Celebrating Modern Jewish Living Through Food, Tradition, and Family
Breaded veal chops are lightly fried, tender, and full of flavor. This is the perfect winter, weeknight dish.
The Backstory: I just love veal in any form, whether it is cutlet style or breaded chops I know that there will be goodness on a plate for dinner tonight. If you’ve read any of my recipes or stories, you know by now that anything fried is okay with me. Granted, it’s not something that you would eat every day, but once in a while…I think you know where I’m going with this. Let’s face it: Jewish food is not exactly known for its low fat content. We are known for plenty of fried foods, people! More of the Backstory after the recipe…
Breaded Veal Chops
- 2 lbs. Kosher Veal Chops 1/2+ inch in thickness
- 1-2 cups unseasoned bread crumbs can use matzo meal, not panko
- 2 eggs beaten with 1 tbsp. water
- 1/4+ cup oil
- 1 tsp. Kosher salt
- 1/2 tsp. black pepper
- 1/2 tsp. paprika
- 1/2 tsp. garlic powder
Put the beaten eggs into a deep dish. Set aside. In a large flat dish add the seasonings and the bread crumbs. Set aside. Pat the veal dry and dip into the egg mixture. Let the egg mixture drip off the excess. Put on flat dish and coat the veal on both sides. Put that on a large plate.
Repeat these steps for the remaining veal. Let this rest for about 20 minutes so the crumbs will stick better to the meat. You can also refrigerate this now and fry when ready to use.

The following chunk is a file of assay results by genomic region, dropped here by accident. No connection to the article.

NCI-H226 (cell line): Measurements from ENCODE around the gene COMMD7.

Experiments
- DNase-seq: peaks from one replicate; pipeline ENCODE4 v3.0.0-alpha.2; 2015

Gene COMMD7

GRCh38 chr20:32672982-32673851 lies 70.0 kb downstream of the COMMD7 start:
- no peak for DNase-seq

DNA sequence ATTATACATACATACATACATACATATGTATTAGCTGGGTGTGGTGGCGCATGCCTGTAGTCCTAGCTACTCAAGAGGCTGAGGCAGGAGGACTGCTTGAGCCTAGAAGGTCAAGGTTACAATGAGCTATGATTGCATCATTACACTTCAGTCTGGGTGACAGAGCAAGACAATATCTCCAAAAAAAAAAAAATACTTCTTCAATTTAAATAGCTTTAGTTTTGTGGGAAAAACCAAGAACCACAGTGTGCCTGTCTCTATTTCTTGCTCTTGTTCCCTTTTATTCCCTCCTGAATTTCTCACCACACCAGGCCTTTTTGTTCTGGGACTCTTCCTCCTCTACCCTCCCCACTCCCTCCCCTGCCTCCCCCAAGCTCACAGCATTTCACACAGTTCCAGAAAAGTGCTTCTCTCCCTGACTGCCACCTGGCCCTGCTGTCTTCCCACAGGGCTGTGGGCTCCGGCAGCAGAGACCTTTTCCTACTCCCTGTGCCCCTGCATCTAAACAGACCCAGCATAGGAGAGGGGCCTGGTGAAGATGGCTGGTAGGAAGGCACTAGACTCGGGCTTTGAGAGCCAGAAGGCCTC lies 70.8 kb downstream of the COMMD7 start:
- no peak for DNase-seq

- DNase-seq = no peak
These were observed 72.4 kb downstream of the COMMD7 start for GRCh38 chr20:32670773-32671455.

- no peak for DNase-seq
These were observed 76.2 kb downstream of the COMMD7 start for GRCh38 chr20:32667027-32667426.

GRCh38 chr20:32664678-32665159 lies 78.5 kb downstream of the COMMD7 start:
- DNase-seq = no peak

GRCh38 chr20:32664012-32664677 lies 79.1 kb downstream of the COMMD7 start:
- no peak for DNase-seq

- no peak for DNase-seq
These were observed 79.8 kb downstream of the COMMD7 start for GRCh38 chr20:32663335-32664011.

Using a large skillet heat the oil on low to medium heat. When oil is hot place the chops in pan and fry for about 4 minutes on each side. Remove and let rest. If you are making more than the recipe calls for, place the chops in a preheated 225 degree oven, to keep warm.
Serve with potatoes, rice, pasta and/or a salad or green vegetable.
…The Backstory continues: My mother used to make these wonderful chops when I was a child. Usually it was served to our family with spaghetti and canned tomato sauce. Nowadays, chops like these are paired with potatoes, a salad, and perhaps a green vegetable. In German cuisine, these are traditional Wiener Schnitzel. If I was making a traditional German meal I would most likely add red cabbage to the menu.
This recipe is my mom’s original recipe. However you prepare this dish, try making it your own with different spices or even with panko bread crumbs or something that your family enjoys. I love changing things up but every now and then, I admit that I enjoy going back making a traditional recipe from my youth. It helps to keep my ancestors and memories alive.